Coffee shop Brand
But it's not, thanks to the determination and creativity of some startup coffee brands. For some that means partnering with local roasters on mobile apps; for others, using data to personalize subscription plans.
"Their whole idea is that they're doing things the way Starbucks used to do things and should have done it, " says David Sax, who wrote the book "Tastemakers: Why We're Crazy for Cupcakes but Fed up With Fondue." "There's a market for more down-market places or Keurig cups, and there's a whole market above, saying 'we can provide a scalable experience that's better than Starbucks.'"
Not that these upstarts are taking on Starbucks, exactly. On a price basis alone, they can't; Starbucks is a $60 billion a year business and accounted for most of the country's coffee sales in 2013 alone. They can compete on experience and data, however, and if they're savvy, expansion. Here's how.
An Obsession With Quality
In the last five years, consumers have become more keenly interested in better quality food and beverages, reports Darren Tristano, executive vice president at the food industry research firm Technomic. And it's a trend that's "pretty hard to ignore, " says Matt Lounsbury, vice president of the indie coffee brand Stumptown Coffee.
Portland-based Stumptown, best known for advocating regional growers, has always put a premium on quality. Not only does it take time to educate specialty grocers on the difference between organic beans and McCafe, it's called for premium prices so farmers receive better pay. Now, says Lounsbury, the McDonald's of the world are catching up. He's seeing "the 'premiumization' of coffee, which comes on the heels of what's happening with food."
For its part, Stumptown is banking on distinguishing itself through wholesale distribution and by supporting other small businesses. Stumptown has nine of its own cafes but the brand goes out of its way to support other retailers who sell the coffee-even going so far as flying a Stumptown rep in to train baristas or bringing them into its own training lab where they learn how to craft an espresso and other techniques.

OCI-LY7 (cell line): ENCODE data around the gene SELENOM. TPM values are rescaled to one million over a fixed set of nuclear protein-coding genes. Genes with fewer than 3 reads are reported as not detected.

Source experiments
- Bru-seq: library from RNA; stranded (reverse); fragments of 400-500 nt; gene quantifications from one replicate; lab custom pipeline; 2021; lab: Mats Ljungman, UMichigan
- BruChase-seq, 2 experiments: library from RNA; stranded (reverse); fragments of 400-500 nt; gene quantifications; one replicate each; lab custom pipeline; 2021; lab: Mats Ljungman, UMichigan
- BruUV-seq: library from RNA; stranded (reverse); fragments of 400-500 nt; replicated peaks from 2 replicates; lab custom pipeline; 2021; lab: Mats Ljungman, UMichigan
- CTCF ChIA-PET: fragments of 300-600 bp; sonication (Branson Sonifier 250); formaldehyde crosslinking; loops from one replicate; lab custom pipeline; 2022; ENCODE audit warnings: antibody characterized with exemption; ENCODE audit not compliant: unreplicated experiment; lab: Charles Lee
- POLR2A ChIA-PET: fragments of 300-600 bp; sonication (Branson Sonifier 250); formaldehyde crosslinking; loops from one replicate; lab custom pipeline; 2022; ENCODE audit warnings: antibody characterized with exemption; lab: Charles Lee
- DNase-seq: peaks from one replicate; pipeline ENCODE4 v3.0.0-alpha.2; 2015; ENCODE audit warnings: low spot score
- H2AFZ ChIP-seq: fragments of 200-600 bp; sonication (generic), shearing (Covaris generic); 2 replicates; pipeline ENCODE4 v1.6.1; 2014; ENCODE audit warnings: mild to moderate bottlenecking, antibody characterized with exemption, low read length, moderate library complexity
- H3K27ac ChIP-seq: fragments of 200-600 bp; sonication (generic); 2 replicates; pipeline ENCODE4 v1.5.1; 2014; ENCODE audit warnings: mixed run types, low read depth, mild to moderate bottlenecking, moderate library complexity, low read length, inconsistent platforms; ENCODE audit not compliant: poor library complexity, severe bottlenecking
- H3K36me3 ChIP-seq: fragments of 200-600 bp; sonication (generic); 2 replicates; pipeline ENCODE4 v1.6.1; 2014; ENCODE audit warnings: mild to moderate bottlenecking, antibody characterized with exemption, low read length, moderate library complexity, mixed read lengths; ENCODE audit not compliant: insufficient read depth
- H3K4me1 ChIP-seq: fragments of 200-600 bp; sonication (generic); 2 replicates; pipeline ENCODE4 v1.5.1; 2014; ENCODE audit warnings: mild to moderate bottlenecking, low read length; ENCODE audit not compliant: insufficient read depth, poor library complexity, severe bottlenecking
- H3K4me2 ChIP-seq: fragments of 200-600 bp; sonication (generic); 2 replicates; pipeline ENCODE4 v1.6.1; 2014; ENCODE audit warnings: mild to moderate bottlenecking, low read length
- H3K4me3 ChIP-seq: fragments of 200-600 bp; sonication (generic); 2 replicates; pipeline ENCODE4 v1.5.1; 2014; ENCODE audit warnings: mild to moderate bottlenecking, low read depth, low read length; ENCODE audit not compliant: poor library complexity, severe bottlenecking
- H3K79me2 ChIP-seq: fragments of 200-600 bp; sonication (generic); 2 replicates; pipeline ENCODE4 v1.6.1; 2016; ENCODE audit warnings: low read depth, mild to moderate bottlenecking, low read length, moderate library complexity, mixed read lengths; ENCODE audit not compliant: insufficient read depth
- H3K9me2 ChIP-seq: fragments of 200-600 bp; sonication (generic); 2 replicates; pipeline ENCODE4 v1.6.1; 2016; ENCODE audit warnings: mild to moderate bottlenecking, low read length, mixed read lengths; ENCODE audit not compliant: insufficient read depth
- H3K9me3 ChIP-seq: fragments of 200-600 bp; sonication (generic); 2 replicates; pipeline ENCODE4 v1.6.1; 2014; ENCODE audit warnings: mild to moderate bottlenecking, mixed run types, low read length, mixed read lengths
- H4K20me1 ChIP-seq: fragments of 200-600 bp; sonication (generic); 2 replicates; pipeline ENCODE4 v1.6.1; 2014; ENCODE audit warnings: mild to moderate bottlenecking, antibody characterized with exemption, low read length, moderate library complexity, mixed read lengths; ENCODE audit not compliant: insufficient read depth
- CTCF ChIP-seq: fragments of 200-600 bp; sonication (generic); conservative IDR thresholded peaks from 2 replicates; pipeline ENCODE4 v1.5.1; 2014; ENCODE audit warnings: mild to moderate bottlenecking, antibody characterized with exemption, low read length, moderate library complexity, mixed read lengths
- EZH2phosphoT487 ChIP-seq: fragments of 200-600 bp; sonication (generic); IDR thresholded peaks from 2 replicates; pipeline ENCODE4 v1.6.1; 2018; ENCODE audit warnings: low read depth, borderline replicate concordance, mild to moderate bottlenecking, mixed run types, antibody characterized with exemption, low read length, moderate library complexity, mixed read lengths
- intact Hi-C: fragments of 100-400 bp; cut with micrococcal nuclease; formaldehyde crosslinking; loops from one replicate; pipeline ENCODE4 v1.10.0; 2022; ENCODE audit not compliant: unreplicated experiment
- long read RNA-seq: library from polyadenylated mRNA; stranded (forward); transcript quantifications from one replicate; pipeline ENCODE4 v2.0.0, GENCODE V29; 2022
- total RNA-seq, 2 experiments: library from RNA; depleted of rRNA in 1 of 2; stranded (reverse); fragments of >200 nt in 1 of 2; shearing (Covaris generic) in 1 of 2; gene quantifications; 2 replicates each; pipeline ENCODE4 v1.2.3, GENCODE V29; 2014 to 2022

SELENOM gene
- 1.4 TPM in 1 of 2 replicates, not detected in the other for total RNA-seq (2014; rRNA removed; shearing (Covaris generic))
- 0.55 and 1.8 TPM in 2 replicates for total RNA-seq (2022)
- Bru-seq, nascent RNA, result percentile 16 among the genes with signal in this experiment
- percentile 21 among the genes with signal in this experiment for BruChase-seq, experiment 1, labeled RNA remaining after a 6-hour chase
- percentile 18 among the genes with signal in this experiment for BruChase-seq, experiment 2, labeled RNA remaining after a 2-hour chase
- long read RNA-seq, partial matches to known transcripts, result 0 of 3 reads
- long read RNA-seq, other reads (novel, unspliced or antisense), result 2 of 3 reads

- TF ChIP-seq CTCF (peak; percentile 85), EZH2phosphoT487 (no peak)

And unlike Starbucks, whose products are normally spotted in their natural habitat, Stumptown has made creative forays into San Francisco's Workshop Cafe (which has a bitcoin teller machine, by the way), Las Vegas grocer Fremont Street, and Portland's ultra-chic Ace Hotel. Stumptown isn't afraid to let baristas experiment with its coffee, either. Alfred Coffee & Kitchen in Los Angeles has concocted an edible coffee cup brewed with Stumptown coffee. And it will be there in October and January, when Alfred opens two more stores.
A 'Pandora for Coffee'
Michael Horn, who founded Craft Coffee, isn't afraid to give credit to Starbucks. "They have a really great read on the market, " he says, and when they start throwing around capital into changing the market, "that's a really great thing" for everyone. It proves there's demand for good coffee and "it's a clear recognition the market is changing, " he adds.
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